Current HDD prices in line with pre-recession levels
The hard drive industry was hit particularly hard by the 2011 floods in Thailand, which is the second biggest producer of hard drives behind China. The devastating deluge was accompanied by a sharp increase in hard drive prices, with the average selling price for HDDs shooting up 28 percent to reach $66 in Q4 2011 (Q2 FY2012). Although a return to pre-flood prices does not seem likely in the immediate future, things aren’t nearly as bad as they were an year ago.
Might 2013 be the year that Android grapple's the tablet crown from Apple's iPad family (in terms of market share)? It's looking more and more likely. In addition to the handful of worthy 7-inch contenders -- Nexus 7, Kindle Fire HD, and Nook HD -- tablet makers are now starting to focus on affordable 10-inch slates that don't suck. Toshiba is hoping its new Excite 10 SE qualifies as such a tablet.
Toshiba this week announced that it's upping the storage ante for business customers by fleshing out its enterprise hard drive line with four new 4TB HDDs. The large capacity drives are part of Toshiba's MG Series and includes both SATA flavors -- MG03ACA400, MG03ACA400Y -- and SAS models -- MG03SCA400, MG03SCP400 -- all of which offer 4TB of capacity with varying feature-sets.
Technology has a tendency to move fast, and as a result, your reign on top might only last a few days. Just ask Toshiba, which at the beginning of the week unveiled its 500GB Canvio Slim, a portable drive it proudly billed as the world's thinnest at 9mm thick. By the end of the week, it became the second thinnest, as Adata just introduced its DashDrive Elite HE720 external hard drive, which is 8.9mm thick.
Toshiba's new (and somewhat redundantly named) 'Canvio Slim Portable External Hard Drive' makes it easier than ever to cram 500GB of data into your pants or shirt pocket. That's because the new Canvio drive is supposedly the world's thinnest portable model. It's just 9 mm thick, which is ever-so-slightly chunkier than a Samsung Galaxy S III (8.6 mm), to give you a point of reference. The drive is also 107 mm long and 75 mm wide, which coverts to 0.35 inches by 4.21 inches by 2.95 inches, if you have an aversion to the metric system.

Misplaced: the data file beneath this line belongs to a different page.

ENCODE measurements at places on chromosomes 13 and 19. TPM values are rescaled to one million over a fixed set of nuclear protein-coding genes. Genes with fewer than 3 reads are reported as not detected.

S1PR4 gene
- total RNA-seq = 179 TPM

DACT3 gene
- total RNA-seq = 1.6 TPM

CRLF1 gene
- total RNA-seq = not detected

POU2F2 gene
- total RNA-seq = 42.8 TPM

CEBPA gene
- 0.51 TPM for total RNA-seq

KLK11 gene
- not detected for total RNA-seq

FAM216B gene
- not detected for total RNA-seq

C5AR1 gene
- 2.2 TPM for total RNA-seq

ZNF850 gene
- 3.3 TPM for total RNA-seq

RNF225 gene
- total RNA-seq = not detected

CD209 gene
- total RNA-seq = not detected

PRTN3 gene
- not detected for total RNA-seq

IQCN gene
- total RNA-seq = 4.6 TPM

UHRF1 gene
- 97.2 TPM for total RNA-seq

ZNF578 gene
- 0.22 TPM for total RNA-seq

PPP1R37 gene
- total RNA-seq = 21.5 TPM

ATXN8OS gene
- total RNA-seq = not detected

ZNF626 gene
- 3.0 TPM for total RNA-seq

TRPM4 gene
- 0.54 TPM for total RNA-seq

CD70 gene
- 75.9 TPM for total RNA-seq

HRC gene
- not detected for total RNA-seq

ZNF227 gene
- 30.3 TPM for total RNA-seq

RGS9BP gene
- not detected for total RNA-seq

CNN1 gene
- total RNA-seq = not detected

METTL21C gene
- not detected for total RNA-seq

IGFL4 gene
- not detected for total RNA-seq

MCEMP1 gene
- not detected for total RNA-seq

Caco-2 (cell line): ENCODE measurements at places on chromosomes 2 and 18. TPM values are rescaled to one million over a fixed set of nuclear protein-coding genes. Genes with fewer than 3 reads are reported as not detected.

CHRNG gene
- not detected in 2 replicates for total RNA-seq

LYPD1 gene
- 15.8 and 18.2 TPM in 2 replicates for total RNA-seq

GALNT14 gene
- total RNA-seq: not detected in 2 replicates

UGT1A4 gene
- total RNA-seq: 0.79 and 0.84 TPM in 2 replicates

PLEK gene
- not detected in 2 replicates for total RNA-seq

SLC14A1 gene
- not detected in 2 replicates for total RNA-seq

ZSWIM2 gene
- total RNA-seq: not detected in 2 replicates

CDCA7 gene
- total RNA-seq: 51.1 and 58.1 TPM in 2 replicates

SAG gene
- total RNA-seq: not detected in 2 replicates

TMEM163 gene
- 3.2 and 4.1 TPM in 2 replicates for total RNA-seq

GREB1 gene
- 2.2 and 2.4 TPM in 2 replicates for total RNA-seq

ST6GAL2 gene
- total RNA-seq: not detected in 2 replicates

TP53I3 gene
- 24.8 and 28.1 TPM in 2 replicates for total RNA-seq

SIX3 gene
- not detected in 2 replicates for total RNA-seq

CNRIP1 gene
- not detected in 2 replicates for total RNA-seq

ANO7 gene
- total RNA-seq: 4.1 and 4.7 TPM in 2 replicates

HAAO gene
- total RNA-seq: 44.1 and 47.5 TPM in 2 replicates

For whatever reason, Ultrabook makers have been infatuated with 1,366x768 and 1,600x900 screen resolutions, rarely experimenting with anything higher, regardless of display size. That isn't true of Toshiba, which earlier this month launched its Satellite U845W, purportedly the world's first laptop to play with an ultra-wide 21:9 cinematic aspect ratio (1,792x768). Come October 26, the U845W will get a Windows 8 makeover, Toshiba announced today.
IFA Berlin is in full swing and we're starting to see a number of Windows 8 product announcements emerge. One of them is Toshiba's Satellite U925t convertible tablet, or "tablet meets Ultrabook," as the company describes it. Sleek and slim, the Satellite U925t looks every bit a tablet, but a slide out QWERTY keyboard quickly transforms it into a makeshift Ultrabook with some pretty impressive hardware inside.
Microsoft has revealed the names of its Windows RT OEM partners and there are a few big names missing from the list. While we already know the reasons behind HP and Acer’s absence, the absence of Japanese company Toshiba, which was recently rumored to be among Microsoft’s Windows RT launch partners, is bit of a mystery.
Have you noticed how cheap NAND-powered memory devices have gotten? Flash drives and SSDs aren't quite a dime a dozen these days, but they're significantly cheaper than they have been in the past. While you and I may appreciate the decline in costs, low pricing is putting the pinch on NAND manufacturers, and Toshiba is cutting its NAND production by about 30 percent to compensate. (And drive up prices, of course.)
AU Optronics Corp., LG Display, and Toshiba Corp. have all three agreed to pay a combined $571 million in damages to settle a class-action lawsuit alleging the three were involved in a scheme to artificially drive up the price of liquid crystal display (LCD) panels. That's on top of over $550 million collected from seven other manufacturers earlier in the year, which tallies up to over $1.1 billion in class-action penalties.